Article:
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Rhode Island Lesbians Want Their Massachusetts Marriage

Norton & Becker

Yesterday, two lesbians had their day in court. Arguing in front of a Massachusetts Superior Court Judge Thomas Connolly, Wendy Becker and Mary Norton made their case on why they should be allowed to marry in the state even though they are Rhode Island residents.

At hand is a “rarely enforced” 1913 Massachusetts law that bars couples from getting married in Massachusetts if their home state prohibits them from getting married. Becker and Norton argue Rhode Island’s statutes not expressly ban gay marriage. Massachusetts Assistant Attorney General Peter Sacks, meanwhile, pointed to Rhode Island’s marriage laws, which establish a union as the joining together of a “male party” and a “female party.”

Judge Connolly’s decision isn’t expected for a few weeks. Becker and Norton have been together for 18 years (and have two children together); waiting for the decision might feel like 18 more.

Gay pair asking to be wed in Mass. say no ban in R.I. [Boston Globe]

By:           editor editor
On:           Jun 27, 2006
Tagged: , , , , ,
  • 1 Comment
    • Jonathon
      Jonathon

      I applaud these two ladies for fighting against the ridiculous and “rarely enforced” 1913 law and for their right to marry in Massachusetts. I also applaud the author of the article in the Boston Globe for mentioning the fact that the couple has been together for 18 years and has two small children together.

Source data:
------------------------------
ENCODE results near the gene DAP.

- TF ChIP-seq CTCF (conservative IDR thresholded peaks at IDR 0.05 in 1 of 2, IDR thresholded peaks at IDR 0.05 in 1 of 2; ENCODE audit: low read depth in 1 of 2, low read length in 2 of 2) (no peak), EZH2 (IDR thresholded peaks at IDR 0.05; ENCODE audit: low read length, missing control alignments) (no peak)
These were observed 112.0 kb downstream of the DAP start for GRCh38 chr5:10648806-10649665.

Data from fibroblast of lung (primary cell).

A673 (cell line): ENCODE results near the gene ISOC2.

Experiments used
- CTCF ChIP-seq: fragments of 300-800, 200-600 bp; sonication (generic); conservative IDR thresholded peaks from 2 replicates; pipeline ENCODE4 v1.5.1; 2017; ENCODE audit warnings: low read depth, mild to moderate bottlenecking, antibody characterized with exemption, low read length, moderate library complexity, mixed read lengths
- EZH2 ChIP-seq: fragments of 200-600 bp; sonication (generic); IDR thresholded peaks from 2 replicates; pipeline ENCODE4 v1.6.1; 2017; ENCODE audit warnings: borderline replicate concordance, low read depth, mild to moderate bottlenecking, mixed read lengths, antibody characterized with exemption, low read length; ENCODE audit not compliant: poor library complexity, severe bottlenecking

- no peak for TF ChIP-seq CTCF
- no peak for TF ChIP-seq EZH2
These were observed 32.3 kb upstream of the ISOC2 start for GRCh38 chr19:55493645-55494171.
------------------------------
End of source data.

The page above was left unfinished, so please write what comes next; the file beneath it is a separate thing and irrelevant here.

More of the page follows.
Middle America needs to hear stories such as these in order to start putting a human face on the “gay” label. They need to hear how we have long-term relationships and families DESPITE the unconstitutional limits placed on our human and civil rights. I can imagine that some people would read this story and think, “Wow, they’ve been together for 18 years? That’s longer than my own marriage lasted,” (or something to that effect).

      We should also put forth the question as to why it is in the interest of the state to prevent these women (and the millions of other gay/lesbian couples) from having a legally-recognized (and protected) marriage. I can find no compelling argument for such treatment that is not grounded in a fundamentalist interpretation of scriptures. We need to call our opponents out and force them to explain their positions with more detail. It is not enough to simply opine that gay marriage will harm straight marriage! Where’s the proof?

      Again, kudos to these ladies for taking on the law and for standing up for the rights of all gay and lesbian Americans. I sincerely hope that Massachusetts grants them a marriage license and that the doors become open for more and more couples to marry.

      Jun 27, 2006 at 10:50 am · @ReplyReply to this comment ·

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